Sunday, April 24, 2016

Spotlight ***1/2 (2015)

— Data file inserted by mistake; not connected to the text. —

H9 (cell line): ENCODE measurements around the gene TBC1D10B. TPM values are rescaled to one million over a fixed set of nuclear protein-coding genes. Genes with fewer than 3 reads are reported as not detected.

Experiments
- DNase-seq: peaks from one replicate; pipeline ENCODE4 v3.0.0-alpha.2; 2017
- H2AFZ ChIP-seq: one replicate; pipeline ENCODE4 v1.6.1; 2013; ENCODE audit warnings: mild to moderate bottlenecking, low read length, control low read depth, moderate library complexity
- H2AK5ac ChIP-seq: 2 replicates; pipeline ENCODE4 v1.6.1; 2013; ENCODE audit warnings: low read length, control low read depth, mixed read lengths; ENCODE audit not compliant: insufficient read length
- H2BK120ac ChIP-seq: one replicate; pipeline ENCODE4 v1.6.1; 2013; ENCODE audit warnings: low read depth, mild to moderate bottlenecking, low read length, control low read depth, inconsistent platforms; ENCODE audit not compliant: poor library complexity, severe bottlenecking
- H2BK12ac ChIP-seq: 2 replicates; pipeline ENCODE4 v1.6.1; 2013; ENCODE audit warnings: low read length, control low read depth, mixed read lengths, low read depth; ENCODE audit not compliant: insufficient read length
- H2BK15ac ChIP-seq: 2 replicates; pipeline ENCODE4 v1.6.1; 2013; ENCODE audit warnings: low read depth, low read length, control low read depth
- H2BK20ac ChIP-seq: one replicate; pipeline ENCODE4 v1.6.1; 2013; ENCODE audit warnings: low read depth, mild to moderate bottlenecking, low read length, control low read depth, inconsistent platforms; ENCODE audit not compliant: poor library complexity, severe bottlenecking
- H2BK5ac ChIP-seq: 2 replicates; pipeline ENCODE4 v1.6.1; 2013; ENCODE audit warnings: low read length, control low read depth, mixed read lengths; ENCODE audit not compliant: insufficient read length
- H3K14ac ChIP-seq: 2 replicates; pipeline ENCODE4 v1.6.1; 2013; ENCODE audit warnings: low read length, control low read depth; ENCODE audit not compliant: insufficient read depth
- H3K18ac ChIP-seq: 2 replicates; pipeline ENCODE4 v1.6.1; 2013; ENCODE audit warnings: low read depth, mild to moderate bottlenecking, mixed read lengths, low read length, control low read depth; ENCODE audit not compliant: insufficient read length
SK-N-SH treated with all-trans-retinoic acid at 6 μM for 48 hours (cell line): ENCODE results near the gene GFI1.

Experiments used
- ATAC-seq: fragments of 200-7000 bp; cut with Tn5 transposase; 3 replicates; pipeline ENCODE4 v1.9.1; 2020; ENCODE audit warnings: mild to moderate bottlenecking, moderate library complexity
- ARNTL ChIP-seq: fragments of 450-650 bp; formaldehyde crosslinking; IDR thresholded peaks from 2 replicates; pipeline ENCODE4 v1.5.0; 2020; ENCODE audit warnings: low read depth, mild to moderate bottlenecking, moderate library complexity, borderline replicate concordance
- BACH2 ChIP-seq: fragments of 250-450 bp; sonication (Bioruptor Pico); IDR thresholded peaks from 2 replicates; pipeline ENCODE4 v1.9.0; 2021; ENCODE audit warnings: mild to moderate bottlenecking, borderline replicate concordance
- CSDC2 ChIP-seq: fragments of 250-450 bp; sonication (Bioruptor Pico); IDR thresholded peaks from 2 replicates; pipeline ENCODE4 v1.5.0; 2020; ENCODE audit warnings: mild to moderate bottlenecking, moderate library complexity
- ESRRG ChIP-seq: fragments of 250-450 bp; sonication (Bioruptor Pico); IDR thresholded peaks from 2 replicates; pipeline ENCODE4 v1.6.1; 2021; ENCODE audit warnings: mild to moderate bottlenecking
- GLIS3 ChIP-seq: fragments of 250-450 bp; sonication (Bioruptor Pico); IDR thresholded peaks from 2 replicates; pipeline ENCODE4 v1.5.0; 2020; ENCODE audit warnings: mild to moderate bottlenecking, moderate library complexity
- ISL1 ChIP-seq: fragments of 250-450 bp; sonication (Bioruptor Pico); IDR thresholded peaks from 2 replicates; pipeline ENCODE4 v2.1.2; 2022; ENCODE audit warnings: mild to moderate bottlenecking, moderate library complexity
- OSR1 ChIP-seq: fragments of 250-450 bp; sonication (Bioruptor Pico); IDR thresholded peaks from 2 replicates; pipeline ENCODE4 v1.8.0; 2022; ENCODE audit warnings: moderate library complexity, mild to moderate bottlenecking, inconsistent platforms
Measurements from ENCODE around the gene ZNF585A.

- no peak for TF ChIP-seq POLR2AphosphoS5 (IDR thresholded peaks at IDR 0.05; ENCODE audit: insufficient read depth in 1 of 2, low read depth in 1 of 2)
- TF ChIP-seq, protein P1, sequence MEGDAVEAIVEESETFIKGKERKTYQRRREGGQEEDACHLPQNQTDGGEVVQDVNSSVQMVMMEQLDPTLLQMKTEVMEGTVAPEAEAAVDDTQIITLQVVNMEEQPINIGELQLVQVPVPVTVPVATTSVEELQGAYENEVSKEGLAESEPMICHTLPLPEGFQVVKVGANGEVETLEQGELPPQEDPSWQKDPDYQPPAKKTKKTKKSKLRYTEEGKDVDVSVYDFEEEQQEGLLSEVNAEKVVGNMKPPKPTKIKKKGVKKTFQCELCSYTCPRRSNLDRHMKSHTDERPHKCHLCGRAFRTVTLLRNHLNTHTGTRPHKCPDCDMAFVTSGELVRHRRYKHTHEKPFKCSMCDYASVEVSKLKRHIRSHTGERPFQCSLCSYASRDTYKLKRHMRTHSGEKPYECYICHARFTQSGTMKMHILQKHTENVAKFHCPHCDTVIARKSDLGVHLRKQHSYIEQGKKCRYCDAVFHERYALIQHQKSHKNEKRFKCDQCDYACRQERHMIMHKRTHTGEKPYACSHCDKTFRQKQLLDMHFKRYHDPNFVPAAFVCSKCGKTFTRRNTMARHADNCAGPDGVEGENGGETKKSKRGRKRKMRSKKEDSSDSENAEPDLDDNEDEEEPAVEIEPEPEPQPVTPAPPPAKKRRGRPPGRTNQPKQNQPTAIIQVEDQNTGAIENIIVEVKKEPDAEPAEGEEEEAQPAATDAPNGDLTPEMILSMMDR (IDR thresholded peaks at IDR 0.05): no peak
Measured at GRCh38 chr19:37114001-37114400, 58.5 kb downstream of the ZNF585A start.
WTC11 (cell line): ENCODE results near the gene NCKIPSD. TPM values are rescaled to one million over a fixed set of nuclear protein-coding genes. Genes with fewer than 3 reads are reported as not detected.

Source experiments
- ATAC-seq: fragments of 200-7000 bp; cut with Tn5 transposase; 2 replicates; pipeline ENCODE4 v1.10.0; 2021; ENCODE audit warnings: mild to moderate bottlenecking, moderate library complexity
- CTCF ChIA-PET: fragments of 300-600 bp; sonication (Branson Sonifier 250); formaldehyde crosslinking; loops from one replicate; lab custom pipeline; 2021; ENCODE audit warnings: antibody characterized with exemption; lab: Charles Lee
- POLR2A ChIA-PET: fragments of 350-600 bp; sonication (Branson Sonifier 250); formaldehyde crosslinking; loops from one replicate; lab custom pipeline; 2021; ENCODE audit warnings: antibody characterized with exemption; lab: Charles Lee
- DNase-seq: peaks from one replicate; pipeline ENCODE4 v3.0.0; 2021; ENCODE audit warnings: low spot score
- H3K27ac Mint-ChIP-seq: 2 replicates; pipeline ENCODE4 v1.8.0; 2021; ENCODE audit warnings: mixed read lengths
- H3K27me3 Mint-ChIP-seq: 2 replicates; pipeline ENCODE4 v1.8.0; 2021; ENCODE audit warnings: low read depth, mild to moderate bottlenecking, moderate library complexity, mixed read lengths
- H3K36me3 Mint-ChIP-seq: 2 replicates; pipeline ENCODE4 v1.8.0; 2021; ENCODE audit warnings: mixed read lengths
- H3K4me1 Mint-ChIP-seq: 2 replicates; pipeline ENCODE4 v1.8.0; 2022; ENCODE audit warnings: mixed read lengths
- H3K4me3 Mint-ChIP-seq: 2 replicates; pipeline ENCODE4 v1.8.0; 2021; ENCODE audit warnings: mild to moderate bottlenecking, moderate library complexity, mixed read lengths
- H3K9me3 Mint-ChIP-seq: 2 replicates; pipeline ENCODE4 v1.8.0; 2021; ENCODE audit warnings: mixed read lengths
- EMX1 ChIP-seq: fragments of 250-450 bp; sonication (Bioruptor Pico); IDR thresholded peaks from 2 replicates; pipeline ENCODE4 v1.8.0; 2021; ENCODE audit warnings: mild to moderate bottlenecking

The Best Picture winner of 2015, Spotlight is an old fashioned socially conscious film extolling the best virtues of journalism. So much about Spotlight recalls All the President's Men, especially in the cinematography and editing.  In 2002 the Boston Globe wrote a groundbreaking series of stories on the Catholic Church's institutional wide cover up of sexual abuse committed by its clergy. The title refers to a crack staff of investigative reporters at the Globe known as "Spotlight." Michael Keaton leads them as the seasoned reporter with close sources inside the church. Mark Ruffalo and Rachel McAdams excel as journalists determined to expose the cover up through harrowing interviews with survivors whom the church tried to silence. Spotlight's also a plea for rigourous journalism in an age when digital media dominates. So much of "web" journalism is mere responding to the news, not going out there and creating it. Today the trend continues as newspapers continue to slash budgets and are ever more beholden to their corporate overseers. Directed by Tom McCarthy, who made one of my favorite films of the recent past The Station Agent, does a great job of depicting interpersonal relationships.  In addition to All the President's Men, Spotlight reminded me of Sidney Lumet films like Verdict and Network, taut dramas with a solid emotional core. 

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